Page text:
Mark’s top tip for authors: To write well is an ongoing process. Strive to learn and improve. Don’t be easily discouraged. Read with a writer’s eye. If you write about history, learn to balance reading for pleasure with research.
Mark Greenwood’s award-winning books examining history, myths and legends have been published and honoured internationally.
Simpson and His Donkey was a CBCA Honour Book and a USBBY Outstanding International Book. Jandamarra, illustrated by Terry Denton, was shortlisted for the CBCA Eve Pownall Award, the NSW Premier’s Literary Awards Patricia Wrightson Prize for Children’s Literature and the West Australian Young Readers’ Book Awards.
Mark often teams with his wife, illustrator Frané Lessac, to produce books that promote an understanding of multicultural issues, such as Drummer Boy of John John, Magic Boomerang, Outback Adventure, and Our Big Island. Their recent titles include The Mayflower and Midnight – the story of a light horse.
Mark’s latest picture book is Boomerang and Bat, illustrated by Terry Denton.
In 2017 he will celebrate the release of four middle grade chapter books in his new series of History Mysteries.
Find out more about Mark and his books:
Why do you write? I write because I enjoy sharing stories.
What would you be doing if you weren’t a writer? Being published as a songwriter gave me the confidence to progress from writing lyrics to creating books for children. If I wasn’t writing, I’d probably be making music for a living. I also enjoy collecting rocks, minerals and fossils. Perhaps I’d be a geologist or a paleontologist.
What was your toughest obstacle to becoming published? Starting out, knock backs from publishers were frustrating. Since then, I’ve learnt that publishing is a tough, competitive business and there are far more highs than lows when you persevere with stories you believe in.
How involved have you been in the development of your books? Did you have input into the cover/illustrations? Many of my books are illustrated by my wife, Frané Lessac. I can visualise intuitively how she will paint a scene. With Jandamarra and Boomerang and Bat, I was happy to let Terry Denton’s art tell much of the story. To express what you have to say in fewer words is challenging but it makes the collaboration of text and art stronger. Having said that, I’ve never met Doug Holgate, the illustrator of my new History Mystery series…or Andrew McLean, the illustrator of a new picture book. I have faith in the publishers and the excellent reputation of the illustrators they’ve chosen.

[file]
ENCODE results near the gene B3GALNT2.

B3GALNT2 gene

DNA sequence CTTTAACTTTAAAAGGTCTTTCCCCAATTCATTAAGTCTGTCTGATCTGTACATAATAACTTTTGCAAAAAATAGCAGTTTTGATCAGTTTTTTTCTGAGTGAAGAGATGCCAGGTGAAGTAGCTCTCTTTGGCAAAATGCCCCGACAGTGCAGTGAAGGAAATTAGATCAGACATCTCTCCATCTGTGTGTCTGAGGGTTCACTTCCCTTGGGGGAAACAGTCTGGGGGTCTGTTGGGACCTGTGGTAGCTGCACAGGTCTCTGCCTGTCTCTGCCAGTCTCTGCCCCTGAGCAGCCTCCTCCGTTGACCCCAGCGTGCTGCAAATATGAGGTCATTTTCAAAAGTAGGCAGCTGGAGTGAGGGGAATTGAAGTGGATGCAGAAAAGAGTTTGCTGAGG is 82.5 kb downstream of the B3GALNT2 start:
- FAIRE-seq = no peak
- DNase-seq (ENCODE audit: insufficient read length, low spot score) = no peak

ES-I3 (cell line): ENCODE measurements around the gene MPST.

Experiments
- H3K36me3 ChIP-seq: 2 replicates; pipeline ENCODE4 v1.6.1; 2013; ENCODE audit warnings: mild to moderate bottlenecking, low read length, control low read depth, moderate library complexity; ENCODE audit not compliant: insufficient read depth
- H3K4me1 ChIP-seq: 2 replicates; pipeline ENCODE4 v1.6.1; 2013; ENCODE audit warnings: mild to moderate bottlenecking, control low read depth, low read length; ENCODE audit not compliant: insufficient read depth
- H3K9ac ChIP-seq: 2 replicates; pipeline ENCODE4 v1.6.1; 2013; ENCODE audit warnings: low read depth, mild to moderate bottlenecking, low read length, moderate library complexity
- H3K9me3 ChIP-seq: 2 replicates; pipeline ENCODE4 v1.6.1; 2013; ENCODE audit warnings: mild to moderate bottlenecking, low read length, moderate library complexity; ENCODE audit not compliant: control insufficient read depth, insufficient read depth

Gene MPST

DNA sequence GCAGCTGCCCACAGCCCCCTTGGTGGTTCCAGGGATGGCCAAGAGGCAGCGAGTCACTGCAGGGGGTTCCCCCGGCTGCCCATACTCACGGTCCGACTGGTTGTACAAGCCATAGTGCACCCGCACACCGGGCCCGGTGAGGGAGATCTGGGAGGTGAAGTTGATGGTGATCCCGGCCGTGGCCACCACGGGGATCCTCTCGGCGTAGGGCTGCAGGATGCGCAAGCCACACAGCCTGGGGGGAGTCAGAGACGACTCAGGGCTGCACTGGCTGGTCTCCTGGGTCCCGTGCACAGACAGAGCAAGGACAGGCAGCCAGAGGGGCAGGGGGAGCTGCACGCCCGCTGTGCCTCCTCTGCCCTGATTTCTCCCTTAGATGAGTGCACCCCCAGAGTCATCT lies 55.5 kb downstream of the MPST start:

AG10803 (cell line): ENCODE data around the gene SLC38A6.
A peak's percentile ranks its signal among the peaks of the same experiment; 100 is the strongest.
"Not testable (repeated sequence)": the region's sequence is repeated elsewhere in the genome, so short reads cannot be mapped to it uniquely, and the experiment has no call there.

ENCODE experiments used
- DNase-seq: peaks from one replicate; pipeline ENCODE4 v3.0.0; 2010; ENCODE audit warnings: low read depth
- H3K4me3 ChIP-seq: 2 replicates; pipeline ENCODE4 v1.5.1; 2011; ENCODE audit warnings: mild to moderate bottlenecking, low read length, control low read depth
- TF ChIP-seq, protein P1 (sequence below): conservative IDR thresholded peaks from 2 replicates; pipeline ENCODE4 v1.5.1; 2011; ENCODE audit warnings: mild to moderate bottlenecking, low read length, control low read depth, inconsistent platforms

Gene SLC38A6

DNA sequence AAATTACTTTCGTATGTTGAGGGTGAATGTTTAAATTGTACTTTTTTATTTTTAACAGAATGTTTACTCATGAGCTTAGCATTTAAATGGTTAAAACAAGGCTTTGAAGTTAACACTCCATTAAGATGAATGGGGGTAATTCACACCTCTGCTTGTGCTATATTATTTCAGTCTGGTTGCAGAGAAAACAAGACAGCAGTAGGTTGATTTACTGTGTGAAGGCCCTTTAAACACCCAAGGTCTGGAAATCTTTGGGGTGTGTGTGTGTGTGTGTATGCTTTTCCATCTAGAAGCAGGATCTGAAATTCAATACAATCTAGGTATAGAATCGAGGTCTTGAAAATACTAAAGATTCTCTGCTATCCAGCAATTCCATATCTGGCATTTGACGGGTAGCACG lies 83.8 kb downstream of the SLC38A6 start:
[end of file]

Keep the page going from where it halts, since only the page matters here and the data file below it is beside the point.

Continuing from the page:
What’s the best aspect of your writing life? I get to visit schools and speak at festivals and to spend time with other creative people. Through writing, I’ve been invited to many remote Indigenous communities. I particularly enjoy traveling to where my stories take place. Walking in the footsteps of my characters enriches me beyond writing a book.
—the worst? It took years of hard work, many rejections and hours of revising before my first book was published. Every writer has an impressive collection of rejections. They make us strong.
What would you do differently if you were starting out now as a writer? I would make more time to read and write.
What do you wish you’d been told before you set out to become an author? Being published once doesn’t make the next book any easier. Each new project requires that you work harder than the last one when you set high standards for your writing.